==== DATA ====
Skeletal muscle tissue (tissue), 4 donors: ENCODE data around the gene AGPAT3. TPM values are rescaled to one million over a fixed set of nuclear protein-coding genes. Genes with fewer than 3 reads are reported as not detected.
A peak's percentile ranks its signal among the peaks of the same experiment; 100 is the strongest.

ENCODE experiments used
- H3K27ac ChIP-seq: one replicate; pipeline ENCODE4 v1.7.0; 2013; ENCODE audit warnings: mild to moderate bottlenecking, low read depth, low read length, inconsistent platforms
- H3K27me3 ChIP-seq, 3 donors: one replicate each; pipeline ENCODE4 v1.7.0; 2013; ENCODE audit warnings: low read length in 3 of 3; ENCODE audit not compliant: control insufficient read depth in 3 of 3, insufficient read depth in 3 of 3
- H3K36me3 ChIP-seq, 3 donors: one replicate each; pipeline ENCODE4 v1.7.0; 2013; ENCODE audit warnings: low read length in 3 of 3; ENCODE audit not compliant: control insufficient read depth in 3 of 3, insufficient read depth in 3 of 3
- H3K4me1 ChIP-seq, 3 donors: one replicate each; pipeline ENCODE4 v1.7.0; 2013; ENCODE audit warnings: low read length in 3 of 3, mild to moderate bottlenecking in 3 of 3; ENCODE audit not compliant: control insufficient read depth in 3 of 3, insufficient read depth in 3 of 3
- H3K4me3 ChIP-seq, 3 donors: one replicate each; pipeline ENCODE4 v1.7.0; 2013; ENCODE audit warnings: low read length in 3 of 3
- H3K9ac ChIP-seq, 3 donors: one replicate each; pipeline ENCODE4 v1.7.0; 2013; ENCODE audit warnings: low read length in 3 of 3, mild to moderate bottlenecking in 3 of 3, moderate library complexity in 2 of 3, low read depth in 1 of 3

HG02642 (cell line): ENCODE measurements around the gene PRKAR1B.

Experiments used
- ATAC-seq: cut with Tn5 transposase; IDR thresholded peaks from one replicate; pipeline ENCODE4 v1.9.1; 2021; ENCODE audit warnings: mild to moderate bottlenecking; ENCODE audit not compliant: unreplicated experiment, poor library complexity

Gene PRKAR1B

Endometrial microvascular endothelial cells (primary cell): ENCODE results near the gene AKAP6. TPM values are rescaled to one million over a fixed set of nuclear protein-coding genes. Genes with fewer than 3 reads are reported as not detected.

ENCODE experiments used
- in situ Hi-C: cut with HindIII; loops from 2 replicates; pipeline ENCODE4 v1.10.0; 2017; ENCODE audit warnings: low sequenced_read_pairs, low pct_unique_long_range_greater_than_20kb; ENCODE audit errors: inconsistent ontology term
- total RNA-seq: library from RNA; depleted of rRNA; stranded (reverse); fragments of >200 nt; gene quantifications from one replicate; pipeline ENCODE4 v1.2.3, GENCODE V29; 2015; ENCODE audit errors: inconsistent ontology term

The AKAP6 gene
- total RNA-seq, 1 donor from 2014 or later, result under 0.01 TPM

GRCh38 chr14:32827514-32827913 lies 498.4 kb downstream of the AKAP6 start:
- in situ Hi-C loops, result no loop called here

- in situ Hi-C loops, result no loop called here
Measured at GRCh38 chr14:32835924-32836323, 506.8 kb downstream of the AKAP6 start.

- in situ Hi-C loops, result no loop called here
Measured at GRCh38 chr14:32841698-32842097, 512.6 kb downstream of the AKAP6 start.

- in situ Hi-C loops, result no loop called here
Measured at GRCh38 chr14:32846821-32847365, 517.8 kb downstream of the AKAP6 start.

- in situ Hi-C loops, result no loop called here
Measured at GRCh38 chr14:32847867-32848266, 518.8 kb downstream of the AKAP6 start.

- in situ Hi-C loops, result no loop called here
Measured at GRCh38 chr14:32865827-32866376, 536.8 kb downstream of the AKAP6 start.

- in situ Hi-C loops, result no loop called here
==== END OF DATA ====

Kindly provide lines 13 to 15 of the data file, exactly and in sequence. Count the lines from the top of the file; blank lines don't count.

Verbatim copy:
Gene PRKAR1B

Endometrial microvascular endothelial cells (primary cell): ENCODE results near the gene AKAP6. TPM values are rescaled to one million over a fixed set of nuclear protein-coding genes. Genes with fewer than 3 reads are reported as not detected.

ENCODE experiments used